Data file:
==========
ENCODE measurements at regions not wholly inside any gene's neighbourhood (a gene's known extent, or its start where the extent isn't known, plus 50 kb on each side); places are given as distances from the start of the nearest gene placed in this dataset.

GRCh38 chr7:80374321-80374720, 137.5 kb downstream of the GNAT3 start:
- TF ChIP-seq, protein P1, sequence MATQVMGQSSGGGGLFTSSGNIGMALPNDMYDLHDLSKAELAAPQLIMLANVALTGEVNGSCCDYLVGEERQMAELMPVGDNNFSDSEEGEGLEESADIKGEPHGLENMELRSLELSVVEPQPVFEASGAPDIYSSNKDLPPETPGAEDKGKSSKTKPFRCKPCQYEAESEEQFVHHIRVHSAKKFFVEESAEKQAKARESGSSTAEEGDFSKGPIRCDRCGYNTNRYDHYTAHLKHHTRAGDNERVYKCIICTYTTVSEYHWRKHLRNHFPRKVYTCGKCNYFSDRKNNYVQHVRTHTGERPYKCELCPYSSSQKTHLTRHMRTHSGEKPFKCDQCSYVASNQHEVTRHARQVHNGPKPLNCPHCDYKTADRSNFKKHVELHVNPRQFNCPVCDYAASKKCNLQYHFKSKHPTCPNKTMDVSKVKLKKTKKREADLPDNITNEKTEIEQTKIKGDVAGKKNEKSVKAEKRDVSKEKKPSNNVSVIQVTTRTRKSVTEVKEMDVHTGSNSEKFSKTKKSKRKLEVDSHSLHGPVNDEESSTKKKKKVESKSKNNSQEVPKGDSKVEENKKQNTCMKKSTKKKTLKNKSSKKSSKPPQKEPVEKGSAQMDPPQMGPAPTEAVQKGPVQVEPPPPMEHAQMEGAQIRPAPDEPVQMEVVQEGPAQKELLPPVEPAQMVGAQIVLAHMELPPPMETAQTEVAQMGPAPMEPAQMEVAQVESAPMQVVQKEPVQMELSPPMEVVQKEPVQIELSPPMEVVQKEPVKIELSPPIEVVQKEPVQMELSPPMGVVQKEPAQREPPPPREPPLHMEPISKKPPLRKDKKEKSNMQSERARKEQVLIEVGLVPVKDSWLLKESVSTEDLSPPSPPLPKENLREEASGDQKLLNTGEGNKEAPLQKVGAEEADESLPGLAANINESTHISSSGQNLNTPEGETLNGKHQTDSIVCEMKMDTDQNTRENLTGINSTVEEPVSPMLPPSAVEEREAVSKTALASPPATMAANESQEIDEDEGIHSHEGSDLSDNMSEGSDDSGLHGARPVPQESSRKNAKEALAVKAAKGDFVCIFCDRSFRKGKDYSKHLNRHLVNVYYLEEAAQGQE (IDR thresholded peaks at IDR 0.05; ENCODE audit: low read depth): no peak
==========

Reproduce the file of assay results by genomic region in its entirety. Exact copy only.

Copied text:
ENCODE measurements at regions not wholly inside any gene's neighbourhood (a gene's known extent, or its start where the extent isn't known, plus 50 kb on each side); places are given as distances from the start of the nearest gene placed in this dataset.

GRCh38 chr7:80374321-80374720, 137.5 kb downstream of the GNAT3 start:
- TF ChIP-seq, protein P1, sequence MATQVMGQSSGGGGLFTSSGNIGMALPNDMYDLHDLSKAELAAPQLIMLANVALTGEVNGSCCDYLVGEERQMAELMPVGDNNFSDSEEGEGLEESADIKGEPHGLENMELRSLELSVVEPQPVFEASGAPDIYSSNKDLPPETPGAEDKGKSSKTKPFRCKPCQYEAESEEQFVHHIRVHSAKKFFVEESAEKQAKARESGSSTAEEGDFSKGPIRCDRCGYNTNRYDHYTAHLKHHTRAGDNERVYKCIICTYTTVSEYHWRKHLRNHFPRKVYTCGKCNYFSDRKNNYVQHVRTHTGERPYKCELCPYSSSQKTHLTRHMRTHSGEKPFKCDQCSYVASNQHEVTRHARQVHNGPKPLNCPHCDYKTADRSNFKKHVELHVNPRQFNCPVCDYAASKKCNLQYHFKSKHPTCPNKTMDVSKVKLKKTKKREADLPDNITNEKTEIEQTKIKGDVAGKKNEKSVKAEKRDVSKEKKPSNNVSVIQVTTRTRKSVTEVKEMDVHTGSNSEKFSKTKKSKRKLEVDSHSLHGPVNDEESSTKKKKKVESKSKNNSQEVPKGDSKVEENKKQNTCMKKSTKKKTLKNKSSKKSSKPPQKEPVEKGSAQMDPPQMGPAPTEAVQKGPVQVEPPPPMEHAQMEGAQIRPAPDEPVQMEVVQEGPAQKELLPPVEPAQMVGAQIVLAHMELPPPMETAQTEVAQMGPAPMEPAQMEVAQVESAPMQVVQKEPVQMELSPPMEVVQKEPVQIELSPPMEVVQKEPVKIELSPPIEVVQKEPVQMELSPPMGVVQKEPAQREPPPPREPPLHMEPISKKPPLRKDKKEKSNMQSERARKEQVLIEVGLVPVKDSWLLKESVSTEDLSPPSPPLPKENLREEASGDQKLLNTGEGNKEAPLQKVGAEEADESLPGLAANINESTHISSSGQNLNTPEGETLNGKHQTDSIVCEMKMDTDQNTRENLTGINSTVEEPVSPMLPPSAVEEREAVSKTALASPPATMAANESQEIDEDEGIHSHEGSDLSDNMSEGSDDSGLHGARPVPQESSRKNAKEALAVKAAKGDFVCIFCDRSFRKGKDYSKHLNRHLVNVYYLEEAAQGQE (IDR thresholded peaks at IDR 0.05; ENCODE audit: low read depth): no peak